Humility is considered to be a virtue by psychologists and theologians alike. Like many virtues, it's often easier to see what's good about dealing with a humble person, but it may be more difficult to see what's helpful about being humble yourself. True humility may be motivated by selflessness, but the habit also brings many tangible mental, emotional and social benefits.
Humility Enables Freedom
Embracing a humble outlook and attitude towards life will free you from the stressful quest for some intangible "significance" or unrealistic degree of importance, success, fame or power. Humility means learning to value yourself in a way that isn't dependent on outperforming other people and being the best, or one of the best, at things you do. "... most people are frustrated in their quest for significance," writes psychologist Paul Wong in his essay for the Interpersonal Network on Personal Meaning, "The present system of elitism and rankism only allows a select few to fulfill their aspirations." Developing humility, on the other hand, allows you to feel okay with yourself as someone who is ordinary or average rather than feeling that you're only a worthwhile person if you make the elite cut.
Humility Offers Social Benefits
Having the ability to be humble comes with strong social benefits. Researchers at the University of Maine recently studied how humble people perform in social groups and how they're perceived by others. What they discovered, as published in the "Journal Of Positive Psychology," is that humble people are more effective leaders and are valued in social settings due to their tendency to behave more generously, selflessly and altruistically.
Humility Is Self-Awareness
Humility is often misunderstood and thought of as having a low opinion of one's abilities and worth, but psychologists and theologians alike suggest a different definition. "Humble people are not self-deprecating," says psychologist Christ Peters in an article for Psychology Today, "but rather accurate in how they regard and present themselves." Cultivating this sort of honest accuracy in your self-assessment will help you to know where your talents and limits truly lie, saving you from embarrassment in some situations while ensuring greater success in others. Meanwhile, you will have an honest and accurate sense of which areas you truly need to improve.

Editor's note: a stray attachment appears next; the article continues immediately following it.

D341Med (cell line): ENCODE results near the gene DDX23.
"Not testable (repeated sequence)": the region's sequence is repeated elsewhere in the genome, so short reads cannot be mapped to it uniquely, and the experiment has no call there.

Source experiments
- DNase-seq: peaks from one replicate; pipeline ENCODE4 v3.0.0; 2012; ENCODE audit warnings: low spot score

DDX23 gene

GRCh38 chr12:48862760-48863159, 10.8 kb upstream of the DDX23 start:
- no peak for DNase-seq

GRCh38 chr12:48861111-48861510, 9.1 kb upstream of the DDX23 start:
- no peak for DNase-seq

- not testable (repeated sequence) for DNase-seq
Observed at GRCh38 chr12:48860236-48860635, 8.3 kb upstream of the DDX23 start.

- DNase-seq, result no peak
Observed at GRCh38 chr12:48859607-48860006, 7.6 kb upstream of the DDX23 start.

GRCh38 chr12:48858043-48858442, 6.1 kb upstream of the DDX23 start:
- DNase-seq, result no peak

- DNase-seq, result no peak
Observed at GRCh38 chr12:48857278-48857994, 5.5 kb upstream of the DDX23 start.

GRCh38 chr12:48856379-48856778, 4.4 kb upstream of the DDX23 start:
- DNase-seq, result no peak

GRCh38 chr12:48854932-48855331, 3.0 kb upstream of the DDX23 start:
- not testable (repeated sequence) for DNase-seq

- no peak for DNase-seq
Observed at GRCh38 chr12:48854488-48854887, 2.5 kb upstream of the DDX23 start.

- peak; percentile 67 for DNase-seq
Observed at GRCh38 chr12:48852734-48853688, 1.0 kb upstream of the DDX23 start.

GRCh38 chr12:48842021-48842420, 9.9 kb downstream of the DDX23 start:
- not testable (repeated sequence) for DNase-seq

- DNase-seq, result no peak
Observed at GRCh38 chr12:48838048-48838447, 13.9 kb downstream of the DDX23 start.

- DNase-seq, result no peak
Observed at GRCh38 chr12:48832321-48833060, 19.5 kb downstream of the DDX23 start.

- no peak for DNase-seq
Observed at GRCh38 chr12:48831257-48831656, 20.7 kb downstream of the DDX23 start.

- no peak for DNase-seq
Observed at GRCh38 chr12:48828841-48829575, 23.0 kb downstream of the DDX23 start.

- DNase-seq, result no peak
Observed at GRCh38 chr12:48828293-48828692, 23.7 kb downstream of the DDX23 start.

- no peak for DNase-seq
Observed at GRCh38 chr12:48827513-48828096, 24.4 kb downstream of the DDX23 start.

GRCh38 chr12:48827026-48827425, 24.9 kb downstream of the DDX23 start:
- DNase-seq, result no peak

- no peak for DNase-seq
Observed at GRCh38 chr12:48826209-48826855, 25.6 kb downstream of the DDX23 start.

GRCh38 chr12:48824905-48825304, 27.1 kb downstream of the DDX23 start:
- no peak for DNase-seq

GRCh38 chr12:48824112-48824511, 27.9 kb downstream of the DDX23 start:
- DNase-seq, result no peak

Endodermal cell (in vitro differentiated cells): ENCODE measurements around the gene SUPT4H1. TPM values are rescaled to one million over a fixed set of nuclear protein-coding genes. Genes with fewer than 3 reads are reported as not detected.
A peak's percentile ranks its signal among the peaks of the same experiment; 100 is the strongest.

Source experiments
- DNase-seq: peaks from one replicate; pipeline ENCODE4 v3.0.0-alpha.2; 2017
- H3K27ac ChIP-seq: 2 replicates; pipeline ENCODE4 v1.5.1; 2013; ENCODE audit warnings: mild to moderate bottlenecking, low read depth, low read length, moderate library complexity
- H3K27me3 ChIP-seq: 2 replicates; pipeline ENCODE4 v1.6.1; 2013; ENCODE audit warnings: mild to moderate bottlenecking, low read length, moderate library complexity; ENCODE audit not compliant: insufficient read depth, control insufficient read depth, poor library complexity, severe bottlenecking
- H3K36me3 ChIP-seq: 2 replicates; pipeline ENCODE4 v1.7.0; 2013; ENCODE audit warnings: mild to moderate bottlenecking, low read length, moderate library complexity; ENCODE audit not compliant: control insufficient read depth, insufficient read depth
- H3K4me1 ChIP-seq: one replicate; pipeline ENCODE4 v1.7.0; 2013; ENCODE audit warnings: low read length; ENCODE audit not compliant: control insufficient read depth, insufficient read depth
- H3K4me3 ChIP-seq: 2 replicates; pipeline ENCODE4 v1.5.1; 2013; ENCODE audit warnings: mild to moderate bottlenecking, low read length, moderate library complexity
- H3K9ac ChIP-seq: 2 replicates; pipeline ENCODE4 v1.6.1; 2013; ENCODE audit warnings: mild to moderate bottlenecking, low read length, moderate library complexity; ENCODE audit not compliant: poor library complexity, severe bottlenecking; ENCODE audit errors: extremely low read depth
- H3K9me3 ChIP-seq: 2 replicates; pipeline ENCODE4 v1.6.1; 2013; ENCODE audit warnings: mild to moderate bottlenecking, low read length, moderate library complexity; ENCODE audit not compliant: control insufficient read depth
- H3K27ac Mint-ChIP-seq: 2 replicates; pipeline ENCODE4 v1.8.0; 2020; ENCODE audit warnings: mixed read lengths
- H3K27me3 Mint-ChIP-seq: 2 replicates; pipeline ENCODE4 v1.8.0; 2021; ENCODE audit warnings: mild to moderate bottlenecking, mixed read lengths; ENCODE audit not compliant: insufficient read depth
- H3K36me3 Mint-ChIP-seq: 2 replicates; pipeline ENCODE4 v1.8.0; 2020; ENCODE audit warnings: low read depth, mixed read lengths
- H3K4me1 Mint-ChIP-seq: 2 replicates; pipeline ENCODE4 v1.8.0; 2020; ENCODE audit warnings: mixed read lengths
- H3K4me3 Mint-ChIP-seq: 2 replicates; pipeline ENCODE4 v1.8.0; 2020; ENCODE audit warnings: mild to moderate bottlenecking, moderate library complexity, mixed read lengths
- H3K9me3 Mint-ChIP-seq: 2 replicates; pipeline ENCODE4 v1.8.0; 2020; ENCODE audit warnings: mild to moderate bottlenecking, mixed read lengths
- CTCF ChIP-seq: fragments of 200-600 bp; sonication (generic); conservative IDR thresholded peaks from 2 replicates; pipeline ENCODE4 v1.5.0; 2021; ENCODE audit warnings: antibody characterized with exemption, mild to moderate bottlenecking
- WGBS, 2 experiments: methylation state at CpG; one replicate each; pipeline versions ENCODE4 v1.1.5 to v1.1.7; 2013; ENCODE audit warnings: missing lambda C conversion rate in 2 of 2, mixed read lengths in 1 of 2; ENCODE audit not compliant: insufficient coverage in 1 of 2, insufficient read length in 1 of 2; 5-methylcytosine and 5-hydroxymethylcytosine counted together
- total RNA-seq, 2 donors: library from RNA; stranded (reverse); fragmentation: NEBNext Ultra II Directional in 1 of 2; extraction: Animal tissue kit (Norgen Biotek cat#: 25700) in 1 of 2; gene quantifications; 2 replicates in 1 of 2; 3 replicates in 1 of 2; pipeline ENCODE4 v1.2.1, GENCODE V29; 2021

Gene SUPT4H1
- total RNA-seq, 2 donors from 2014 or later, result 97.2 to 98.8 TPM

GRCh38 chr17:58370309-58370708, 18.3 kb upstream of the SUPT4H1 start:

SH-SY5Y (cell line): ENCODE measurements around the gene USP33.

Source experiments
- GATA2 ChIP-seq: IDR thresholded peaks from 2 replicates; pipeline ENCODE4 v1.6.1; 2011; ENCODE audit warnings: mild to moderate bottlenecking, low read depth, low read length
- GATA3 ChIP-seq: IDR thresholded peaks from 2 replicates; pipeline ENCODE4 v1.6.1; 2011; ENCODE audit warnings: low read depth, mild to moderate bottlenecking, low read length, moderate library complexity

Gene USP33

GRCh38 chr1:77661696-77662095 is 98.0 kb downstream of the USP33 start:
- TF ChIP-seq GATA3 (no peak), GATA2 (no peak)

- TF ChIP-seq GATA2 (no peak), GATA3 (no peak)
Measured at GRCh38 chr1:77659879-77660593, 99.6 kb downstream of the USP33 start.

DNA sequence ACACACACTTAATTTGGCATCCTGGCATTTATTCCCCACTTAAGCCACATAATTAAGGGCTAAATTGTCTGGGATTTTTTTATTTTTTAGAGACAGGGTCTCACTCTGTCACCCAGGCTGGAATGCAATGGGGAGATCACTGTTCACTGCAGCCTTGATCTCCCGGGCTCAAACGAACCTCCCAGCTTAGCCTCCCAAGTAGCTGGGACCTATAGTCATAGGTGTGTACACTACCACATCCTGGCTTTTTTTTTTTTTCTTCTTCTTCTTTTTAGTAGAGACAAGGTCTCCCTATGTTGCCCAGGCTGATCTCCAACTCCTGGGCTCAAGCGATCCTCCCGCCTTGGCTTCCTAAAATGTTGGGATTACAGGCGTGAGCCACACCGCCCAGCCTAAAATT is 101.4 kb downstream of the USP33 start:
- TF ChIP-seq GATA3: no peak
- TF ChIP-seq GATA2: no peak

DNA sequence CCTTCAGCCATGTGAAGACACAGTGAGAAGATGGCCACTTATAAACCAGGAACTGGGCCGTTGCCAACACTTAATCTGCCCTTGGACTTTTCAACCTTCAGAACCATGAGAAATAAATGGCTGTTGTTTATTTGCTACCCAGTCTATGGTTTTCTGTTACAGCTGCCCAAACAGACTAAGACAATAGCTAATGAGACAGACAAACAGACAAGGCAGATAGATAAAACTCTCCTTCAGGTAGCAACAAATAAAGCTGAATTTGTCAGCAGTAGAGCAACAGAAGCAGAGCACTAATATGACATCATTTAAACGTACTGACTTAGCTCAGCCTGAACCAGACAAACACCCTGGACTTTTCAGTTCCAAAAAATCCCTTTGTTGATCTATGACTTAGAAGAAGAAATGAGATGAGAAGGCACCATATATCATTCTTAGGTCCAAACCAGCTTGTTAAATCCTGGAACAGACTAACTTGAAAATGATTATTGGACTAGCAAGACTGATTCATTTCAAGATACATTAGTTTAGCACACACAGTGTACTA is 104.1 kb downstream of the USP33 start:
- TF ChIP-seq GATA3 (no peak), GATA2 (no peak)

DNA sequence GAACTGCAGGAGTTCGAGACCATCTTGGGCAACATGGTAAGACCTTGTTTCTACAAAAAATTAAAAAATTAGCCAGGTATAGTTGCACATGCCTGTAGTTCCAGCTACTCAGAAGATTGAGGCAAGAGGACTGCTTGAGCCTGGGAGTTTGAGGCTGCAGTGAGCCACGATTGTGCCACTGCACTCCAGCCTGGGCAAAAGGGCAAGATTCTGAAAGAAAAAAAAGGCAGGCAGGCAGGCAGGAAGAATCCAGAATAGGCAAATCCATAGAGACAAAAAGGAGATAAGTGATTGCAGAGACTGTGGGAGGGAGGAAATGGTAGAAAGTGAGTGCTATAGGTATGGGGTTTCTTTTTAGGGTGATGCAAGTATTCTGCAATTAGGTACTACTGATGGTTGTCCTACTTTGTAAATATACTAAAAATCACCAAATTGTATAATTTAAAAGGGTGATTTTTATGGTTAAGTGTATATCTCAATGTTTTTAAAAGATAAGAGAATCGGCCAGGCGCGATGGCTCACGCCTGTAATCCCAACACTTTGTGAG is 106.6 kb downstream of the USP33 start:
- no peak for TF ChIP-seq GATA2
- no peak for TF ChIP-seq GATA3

Humility Promotes Learning and Growth
Humility facilitates effective learning by keeping you open to new possibilities. In the classic Zen parable, a master demonstrates the dangers of arrogance to a student using the image of a cup that's already full of tea and cannot have more poured in. Likewise, students in a classroom or people learning to live better lives cannot be "empty," or open to new experiences if they lack humility and believe they already know everything they need to.
What Are the Benefits of Self ...
What Is Personal Growth & Development?
Qualities of a Good Role Model
How to Deal With an INFP
What Are the Rewards of Helping Others?
What Are Intrapersonal Skills?
The Definition of Non-Cognitive Skills
Principles of Effective Communication ...
Having Self Control in a Relationship
The Impact of Petrarch
Advantages & Disadvantages of ...
How to Start an Evangelical Ministry
How to Deal With Men Who Are Lacking in ...
Five Benefits of Attentive Listening
List of Human Characteristics of ...
What Are the Benefits of Encouragement?
About Intercultural Friendship
Characteristics of an Extroverted ...
How to Create Autonomy in a Relationship
What Are Soft Skills & Life Skills?
Lauren Vork has been a writer for 20 years, writing both fiction and nonfiction. Her work has appeared in "The Lovelorn" online magazine and thecvstore.net. Vork holds a bachelor's degree in music performance from St. Olaf College.
Pinnacle Pictures/Photodisc/Getty Images